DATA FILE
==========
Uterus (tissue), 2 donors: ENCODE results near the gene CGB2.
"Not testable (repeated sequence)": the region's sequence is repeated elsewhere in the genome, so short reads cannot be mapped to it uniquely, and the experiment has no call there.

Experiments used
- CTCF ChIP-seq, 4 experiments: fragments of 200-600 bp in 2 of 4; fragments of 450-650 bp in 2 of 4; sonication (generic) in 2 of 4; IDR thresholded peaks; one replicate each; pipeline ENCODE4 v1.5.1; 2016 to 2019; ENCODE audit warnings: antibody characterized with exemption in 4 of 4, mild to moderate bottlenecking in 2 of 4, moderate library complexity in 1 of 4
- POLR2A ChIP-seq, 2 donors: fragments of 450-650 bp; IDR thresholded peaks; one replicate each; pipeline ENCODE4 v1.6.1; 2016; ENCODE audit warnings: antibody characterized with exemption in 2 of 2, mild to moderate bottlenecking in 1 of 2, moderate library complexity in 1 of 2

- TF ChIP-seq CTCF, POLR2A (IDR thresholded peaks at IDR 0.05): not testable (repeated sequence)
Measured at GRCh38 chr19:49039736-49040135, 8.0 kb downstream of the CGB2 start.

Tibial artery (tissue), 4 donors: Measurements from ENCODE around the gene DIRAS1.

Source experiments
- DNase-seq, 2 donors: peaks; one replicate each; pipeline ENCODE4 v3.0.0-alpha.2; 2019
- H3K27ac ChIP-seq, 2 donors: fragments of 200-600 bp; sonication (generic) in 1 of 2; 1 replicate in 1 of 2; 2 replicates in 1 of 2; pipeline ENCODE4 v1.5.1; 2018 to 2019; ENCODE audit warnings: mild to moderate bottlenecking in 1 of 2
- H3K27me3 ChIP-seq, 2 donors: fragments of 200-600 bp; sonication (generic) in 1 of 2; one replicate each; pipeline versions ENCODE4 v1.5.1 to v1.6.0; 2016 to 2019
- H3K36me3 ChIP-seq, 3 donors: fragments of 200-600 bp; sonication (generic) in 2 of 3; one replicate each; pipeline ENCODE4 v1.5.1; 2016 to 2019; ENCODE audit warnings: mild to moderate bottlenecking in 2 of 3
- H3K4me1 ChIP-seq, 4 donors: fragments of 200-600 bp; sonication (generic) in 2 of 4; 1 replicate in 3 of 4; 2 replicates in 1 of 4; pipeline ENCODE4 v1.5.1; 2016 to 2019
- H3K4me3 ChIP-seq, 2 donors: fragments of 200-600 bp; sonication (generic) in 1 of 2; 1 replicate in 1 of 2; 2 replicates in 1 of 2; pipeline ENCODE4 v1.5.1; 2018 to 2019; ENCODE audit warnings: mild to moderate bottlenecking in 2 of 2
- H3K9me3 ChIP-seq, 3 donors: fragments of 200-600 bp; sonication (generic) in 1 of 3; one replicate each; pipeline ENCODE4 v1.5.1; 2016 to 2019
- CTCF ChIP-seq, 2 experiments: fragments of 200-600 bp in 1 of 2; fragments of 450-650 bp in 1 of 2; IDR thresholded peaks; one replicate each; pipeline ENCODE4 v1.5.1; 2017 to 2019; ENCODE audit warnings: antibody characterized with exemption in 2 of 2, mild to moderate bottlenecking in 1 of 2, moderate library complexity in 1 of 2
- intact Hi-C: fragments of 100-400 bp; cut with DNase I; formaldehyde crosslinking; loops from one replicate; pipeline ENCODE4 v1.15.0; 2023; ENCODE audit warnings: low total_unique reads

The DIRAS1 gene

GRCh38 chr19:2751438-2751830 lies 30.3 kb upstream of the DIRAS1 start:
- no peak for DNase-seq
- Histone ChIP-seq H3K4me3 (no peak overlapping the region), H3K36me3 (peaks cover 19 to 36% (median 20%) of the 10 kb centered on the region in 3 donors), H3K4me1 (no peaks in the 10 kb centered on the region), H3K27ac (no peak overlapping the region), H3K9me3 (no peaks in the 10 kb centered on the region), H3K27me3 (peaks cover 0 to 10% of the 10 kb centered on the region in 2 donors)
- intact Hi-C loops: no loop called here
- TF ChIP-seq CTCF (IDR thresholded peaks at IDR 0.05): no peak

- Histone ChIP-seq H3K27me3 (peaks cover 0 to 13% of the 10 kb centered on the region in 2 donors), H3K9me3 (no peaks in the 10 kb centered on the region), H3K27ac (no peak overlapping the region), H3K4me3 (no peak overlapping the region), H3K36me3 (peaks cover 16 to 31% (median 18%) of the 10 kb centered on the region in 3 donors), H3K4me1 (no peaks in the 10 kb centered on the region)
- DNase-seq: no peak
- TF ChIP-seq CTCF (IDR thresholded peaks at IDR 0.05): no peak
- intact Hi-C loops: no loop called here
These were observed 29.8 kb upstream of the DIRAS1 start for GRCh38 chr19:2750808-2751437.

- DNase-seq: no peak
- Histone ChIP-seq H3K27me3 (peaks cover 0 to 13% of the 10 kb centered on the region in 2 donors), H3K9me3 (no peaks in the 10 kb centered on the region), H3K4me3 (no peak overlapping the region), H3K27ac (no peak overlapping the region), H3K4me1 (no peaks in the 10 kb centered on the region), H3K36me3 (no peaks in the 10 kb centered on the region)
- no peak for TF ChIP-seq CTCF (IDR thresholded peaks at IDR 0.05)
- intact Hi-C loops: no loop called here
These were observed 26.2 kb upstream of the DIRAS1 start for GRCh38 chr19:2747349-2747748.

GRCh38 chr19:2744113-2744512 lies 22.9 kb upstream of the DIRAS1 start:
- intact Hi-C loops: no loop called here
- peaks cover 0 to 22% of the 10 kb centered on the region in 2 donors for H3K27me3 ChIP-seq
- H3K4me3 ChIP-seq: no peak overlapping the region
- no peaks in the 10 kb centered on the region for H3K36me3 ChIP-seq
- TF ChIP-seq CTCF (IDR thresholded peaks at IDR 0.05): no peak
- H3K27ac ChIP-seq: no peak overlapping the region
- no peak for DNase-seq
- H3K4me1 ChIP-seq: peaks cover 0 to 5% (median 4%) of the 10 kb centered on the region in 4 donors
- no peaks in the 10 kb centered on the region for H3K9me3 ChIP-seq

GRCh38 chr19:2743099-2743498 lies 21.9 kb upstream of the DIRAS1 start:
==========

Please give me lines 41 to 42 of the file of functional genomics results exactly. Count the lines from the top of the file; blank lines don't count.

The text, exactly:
- H3K27ac ChIP-seq: no peak overlapping the region
- no peak for DNase-seq